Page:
Aside from the impact of people walking around Petra the temptation to touch ancient walls and lean on surfaces further diminishes what has stood for over 2,000 years. Dr Tom Paradise from the University of Arkansas has worked at Petra for a quarter of a century and monitored tourist impact levels on two areas in particular: the Khazneh and Theatre. He found that over the course of a ten year period the Khazneh had been reduced by 40mm due to touching and rubbing by visiting tourists. He also discovered that the Theatre’s stone masonry markings that were 15-20 percent visible in 1990 had been worn away to less than 5-10 percent visible in 2005.
What you can do
It’s these sorts of findings that need to be taken into consideration when visiting Petra and although it’s nigh on impossible not to touch something of the sandstone site, taking care not to go out of your way to do so is definitely best practice – and there is never any justification for climbing on the monuments.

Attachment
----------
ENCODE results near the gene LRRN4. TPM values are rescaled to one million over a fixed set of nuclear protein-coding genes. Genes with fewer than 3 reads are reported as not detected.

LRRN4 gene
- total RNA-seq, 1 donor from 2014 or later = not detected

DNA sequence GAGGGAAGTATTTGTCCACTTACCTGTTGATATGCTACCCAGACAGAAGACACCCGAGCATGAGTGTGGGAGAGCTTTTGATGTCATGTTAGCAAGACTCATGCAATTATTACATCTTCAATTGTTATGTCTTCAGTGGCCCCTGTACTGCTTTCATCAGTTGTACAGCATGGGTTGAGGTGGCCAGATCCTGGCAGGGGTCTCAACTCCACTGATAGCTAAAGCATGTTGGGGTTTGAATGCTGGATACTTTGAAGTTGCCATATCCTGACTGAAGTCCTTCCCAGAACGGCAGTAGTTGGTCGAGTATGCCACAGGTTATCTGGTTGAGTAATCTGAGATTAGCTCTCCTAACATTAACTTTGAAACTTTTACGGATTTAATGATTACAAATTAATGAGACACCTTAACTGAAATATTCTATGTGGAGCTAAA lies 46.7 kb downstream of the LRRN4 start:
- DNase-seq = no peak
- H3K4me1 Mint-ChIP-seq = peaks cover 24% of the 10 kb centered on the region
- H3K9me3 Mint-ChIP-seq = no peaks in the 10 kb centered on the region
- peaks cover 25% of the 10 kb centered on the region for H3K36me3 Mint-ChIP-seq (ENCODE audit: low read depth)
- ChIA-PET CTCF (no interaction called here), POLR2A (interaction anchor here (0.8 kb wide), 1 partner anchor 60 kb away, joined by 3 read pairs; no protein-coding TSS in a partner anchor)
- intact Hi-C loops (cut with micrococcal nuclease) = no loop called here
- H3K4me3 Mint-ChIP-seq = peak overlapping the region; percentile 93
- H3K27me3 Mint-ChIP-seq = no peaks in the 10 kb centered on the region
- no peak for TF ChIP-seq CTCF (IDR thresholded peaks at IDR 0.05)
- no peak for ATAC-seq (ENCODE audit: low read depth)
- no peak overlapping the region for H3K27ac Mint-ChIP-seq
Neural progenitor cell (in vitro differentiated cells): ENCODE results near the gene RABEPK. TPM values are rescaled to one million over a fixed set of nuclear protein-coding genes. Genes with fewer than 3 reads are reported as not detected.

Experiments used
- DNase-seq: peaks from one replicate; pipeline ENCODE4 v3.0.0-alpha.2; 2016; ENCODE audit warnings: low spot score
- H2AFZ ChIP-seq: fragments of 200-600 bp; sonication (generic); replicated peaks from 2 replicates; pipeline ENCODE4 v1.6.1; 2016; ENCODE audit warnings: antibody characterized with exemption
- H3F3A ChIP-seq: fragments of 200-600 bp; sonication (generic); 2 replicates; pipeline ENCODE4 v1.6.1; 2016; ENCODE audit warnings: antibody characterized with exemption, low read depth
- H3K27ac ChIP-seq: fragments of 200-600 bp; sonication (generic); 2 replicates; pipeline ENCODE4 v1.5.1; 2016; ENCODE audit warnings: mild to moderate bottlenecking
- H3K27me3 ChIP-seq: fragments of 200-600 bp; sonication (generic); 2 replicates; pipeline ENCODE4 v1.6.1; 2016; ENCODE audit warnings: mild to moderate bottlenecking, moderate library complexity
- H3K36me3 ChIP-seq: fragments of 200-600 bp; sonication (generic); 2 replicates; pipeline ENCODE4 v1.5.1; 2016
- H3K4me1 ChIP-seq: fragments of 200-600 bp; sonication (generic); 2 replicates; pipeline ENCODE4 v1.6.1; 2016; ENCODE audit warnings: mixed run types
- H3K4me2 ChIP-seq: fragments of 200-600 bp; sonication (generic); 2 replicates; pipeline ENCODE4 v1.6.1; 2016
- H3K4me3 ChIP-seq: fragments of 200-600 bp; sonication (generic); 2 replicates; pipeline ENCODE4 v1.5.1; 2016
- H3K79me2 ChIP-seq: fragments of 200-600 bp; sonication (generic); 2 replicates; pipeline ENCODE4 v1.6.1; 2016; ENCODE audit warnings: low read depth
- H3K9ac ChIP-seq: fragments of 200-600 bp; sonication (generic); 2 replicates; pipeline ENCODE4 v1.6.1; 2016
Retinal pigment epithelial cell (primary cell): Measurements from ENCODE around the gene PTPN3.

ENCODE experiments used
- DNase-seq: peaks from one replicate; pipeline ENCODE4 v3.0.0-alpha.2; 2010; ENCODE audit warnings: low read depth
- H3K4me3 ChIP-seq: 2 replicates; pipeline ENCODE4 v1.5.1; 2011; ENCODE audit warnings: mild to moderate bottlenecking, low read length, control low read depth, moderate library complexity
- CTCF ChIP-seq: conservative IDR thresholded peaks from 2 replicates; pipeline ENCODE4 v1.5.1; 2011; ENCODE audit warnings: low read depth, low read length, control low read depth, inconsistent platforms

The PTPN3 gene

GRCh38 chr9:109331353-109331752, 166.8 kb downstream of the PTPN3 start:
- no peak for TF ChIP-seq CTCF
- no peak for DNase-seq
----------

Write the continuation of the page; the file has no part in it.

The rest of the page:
Another area where tourists really should think before they act is when clambering aboard a donkey to climb up the sandstone steps to the Monastery. Think
: If your regular walking boots are going to cause some damage then imagine the impact of a donkey’s hooves! The Petra National Trust
are trying to find a way to regulate donkey use on sandstone; however, as this is a major source of income for locals, finding alternative uses for donkeys is an ongoing agenda item. Protecting the welfare of animals in Petra is just as important as looking after the structure itself with other core issues, such as: child welfare and human rights, fundamental to the work being undertaken by the Care for Petra campaign. This short Care for Petra video
is a great resource for responsible travellers visiting Petra.
Walking sticks are also known to damage Petra’s sandstone paths and carving graffiti into the walls is just wrong on so many levels.